1976 excavations in Jerusalem have revealed a portion of the ancient Cardo—the principal street through the city depicted on the mid-6th century A.D. Madaba map. This famous mosaic map of the Holy Land, which contains the earliest known representation of Jerusalem, shows the city in crowded, stylized detail as it appeared at the time—a walled city viewed from above and looking to the east. It is filled with churches and monasteries; across the city passes a broad colonnaded road connecting the northern gate with the southern side of the city. Portions of this road, the Cardo, have been uncovered by Professor Nachman Avigad of the Hebrew University along the present Street of the Jews near the boundary between the Jewish and Armenian Quarters of the Old City.
About 300 square meters of the Cardo have now been exposed in several different locations. The excavations have revealed the major features of the 60-foot wide street—a central open roadway flanked on either side by a covered columned portico. Many columns have been found near the road, re-used in various ways as part of later structures. Several elaborately carved capitals were also found in the vicinity of the street.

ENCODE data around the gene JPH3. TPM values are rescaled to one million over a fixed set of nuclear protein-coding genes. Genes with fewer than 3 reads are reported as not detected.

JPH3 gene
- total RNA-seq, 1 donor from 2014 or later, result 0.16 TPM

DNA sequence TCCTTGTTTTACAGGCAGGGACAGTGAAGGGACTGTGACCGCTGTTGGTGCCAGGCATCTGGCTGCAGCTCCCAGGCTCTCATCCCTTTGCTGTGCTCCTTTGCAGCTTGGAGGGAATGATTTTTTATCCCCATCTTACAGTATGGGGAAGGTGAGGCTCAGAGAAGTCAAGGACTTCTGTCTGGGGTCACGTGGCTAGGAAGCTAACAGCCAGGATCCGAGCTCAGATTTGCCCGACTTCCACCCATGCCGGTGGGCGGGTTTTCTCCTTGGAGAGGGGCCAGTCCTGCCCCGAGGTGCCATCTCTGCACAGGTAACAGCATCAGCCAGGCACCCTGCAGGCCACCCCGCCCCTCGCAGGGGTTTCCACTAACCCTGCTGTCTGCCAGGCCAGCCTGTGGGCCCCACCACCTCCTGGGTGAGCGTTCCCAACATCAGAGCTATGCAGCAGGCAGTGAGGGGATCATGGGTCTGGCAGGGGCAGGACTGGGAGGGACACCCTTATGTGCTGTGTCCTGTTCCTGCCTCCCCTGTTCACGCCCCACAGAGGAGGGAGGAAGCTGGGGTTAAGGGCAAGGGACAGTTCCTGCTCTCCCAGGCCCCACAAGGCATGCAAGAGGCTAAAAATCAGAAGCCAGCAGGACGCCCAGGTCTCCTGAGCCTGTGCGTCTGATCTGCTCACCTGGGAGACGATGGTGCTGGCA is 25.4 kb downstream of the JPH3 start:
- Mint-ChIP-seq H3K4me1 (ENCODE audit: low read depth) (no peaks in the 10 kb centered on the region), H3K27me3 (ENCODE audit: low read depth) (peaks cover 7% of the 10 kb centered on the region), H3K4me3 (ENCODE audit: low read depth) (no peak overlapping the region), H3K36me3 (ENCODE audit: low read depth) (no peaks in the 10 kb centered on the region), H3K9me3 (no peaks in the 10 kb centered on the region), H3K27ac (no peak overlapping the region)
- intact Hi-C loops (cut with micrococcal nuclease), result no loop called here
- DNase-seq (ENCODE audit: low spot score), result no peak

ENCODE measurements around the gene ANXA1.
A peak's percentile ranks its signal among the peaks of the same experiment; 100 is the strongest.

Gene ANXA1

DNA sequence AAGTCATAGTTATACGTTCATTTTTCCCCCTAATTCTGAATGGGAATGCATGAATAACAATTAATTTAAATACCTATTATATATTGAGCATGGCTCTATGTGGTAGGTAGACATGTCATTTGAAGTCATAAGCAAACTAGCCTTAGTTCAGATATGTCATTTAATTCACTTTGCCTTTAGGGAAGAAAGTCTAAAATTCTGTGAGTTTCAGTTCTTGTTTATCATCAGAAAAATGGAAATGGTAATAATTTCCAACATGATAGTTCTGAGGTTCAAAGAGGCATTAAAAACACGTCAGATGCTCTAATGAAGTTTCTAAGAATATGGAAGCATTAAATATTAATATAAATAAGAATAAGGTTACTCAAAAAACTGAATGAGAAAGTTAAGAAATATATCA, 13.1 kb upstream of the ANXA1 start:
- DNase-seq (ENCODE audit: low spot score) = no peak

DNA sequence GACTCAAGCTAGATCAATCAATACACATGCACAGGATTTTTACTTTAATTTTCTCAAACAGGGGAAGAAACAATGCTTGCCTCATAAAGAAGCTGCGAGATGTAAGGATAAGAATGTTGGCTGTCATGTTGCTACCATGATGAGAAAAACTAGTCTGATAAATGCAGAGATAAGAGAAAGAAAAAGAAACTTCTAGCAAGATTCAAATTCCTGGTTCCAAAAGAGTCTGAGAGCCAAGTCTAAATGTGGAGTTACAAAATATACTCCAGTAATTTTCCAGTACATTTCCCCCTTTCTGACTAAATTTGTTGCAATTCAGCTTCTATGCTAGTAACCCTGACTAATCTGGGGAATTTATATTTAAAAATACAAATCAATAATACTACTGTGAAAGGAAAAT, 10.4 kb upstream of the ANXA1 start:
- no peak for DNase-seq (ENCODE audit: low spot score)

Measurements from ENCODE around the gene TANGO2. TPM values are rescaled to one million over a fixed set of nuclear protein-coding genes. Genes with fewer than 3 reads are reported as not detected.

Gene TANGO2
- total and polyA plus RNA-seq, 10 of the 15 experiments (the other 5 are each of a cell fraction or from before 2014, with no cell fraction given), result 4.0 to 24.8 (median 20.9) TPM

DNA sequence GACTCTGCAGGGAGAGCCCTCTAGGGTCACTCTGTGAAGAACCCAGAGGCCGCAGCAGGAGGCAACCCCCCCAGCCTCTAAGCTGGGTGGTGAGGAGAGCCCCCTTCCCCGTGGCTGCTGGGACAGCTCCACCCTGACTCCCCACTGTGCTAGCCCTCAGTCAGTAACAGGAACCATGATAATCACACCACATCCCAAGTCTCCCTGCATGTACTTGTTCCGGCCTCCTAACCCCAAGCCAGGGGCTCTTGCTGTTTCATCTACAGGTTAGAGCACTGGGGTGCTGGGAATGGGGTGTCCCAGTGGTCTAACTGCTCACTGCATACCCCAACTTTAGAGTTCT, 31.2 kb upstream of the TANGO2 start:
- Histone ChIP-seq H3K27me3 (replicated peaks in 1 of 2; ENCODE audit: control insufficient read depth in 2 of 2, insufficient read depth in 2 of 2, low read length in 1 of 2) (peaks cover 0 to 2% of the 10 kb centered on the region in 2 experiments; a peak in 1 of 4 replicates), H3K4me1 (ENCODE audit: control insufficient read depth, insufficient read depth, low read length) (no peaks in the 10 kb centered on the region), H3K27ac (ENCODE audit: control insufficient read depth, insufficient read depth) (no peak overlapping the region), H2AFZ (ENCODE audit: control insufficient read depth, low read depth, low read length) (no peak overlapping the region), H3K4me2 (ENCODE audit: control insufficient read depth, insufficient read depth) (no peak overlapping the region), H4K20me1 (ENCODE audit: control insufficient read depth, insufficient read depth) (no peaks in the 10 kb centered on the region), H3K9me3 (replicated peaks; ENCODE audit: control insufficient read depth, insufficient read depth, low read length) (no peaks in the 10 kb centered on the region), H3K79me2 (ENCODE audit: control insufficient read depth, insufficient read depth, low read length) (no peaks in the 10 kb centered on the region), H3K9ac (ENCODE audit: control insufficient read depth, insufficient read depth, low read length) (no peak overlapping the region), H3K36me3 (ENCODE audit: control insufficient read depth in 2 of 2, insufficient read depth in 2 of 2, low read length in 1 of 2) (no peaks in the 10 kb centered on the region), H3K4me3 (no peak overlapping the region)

At one location parallel to the road a 15-foot high ashlar wall appeared, containing holes in which once rested the beams which spanned the portico; the wall was the back of the portico structure. Drainage channels covered by stone slabs run along the roadway between the porticoes and the central roadway.
The Cardo was probably laid out by the Romans, four centuries before the creation of the Madaba mosaic map, when the Emperor Hadrian built Aelia Capitolina atop Jewish Jerusalem. The Roman city was completed after Jewish control of Jerusalem ended in 135 A.D. when Hadrian’s army crushed the last resistance of the second Jewish revolt led by Bar Kokhba. Jews were then excluded from the city. As was the Roman custom, Aelia Capitolina was planned in the design of a military camp with two main perpendicular streets—the north-south Cardo and the intersecting east-west Decumannus. The latter appears on the Madaba map only as a short street between the western gate and the Cardo. Remains of the Decumannus have not yet been found.
Excerpted from Suzanne F. Singer, “The Ancient Cardo Is Discovered in Jerusalem,” BAR 2-04, Dec 1976.